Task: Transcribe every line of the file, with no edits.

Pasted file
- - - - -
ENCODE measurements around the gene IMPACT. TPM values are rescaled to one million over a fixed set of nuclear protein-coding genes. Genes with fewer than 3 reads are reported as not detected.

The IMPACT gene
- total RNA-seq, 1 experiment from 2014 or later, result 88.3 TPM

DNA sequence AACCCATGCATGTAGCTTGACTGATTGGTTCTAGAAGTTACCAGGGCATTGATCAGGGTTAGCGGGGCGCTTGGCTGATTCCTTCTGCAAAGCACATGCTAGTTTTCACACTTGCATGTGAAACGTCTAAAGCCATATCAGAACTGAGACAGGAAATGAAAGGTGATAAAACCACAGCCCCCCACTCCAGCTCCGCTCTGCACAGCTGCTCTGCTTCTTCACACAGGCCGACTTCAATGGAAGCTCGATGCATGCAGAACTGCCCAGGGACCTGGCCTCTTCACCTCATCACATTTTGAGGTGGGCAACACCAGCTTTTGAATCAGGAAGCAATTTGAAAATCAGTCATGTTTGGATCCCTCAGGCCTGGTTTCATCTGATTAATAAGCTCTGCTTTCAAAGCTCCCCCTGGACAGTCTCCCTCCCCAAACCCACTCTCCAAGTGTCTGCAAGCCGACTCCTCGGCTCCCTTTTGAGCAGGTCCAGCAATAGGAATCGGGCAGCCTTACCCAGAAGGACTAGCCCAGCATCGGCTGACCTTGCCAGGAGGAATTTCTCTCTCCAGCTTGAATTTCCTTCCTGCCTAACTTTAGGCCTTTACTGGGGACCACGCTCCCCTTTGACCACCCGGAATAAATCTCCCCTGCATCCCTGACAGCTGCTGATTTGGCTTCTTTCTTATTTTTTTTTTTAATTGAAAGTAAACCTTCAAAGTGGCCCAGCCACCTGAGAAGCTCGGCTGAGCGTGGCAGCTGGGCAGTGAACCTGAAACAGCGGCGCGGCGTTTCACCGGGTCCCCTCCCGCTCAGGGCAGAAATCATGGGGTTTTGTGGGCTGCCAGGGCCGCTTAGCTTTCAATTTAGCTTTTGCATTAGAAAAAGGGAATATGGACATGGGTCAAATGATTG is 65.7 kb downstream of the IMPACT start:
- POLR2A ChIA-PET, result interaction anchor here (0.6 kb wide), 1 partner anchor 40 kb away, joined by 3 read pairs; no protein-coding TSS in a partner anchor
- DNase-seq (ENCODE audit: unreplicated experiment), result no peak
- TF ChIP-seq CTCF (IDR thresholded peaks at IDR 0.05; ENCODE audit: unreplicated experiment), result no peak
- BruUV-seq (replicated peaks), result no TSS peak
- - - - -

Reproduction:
ENCODE measurements around the gene IMPACT. TPM values are rescaled to one million over a fixed set of nuclear protein-coding genes. Genes with fewer than 3 reads are reported as not detected.

The IMPACT gene
- total RNA-seq, 1 experiment from 2014 or later, result 88.3 TPM

DNA sequence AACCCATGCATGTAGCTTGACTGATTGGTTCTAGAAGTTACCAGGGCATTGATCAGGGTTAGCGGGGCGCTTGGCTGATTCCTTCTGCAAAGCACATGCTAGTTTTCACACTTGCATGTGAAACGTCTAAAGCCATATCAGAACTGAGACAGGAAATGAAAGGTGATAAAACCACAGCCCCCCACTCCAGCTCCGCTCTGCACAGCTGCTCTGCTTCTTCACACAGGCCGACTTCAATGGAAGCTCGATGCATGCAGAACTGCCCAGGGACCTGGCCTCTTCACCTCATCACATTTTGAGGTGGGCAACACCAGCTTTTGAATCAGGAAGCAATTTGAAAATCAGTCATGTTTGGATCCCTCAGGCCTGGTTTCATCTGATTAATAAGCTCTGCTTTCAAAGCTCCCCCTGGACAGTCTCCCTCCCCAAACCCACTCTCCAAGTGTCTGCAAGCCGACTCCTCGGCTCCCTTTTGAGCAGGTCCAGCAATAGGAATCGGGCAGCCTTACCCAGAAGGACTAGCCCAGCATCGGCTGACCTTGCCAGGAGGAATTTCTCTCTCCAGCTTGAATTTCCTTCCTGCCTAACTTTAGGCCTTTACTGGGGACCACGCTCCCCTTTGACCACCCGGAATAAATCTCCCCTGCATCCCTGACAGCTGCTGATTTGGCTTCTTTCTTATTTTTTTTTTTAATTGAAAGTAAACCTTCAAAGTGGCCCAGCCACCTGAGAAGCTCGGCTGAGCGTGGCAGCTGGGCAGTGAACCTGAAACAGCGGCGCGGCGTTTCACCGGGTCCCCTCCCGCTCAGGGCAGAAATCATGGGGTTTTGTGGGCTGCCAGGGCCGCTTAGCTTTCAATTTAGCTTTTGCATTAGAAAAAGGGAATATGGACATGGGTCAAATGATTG is 65.7 kb downstream of the IMPACT start:
- POLR2A ChIA-PET, result interaction anchor here (0.6 kb wide), 1 partner anchor 40 kb away, joined by 3 read pairs; no protein-coding TSS in a partner anchor
- DNase-seq (ENCODE audit: unreplicated experiment), result no peak
- TF ChIP-seq CTCF (IDR thresholded peaks at IDR 0.05; ENCODE audit: unreplicated experiment), result no peak
- BruUV-seq (replicated peaks), result no TSS peak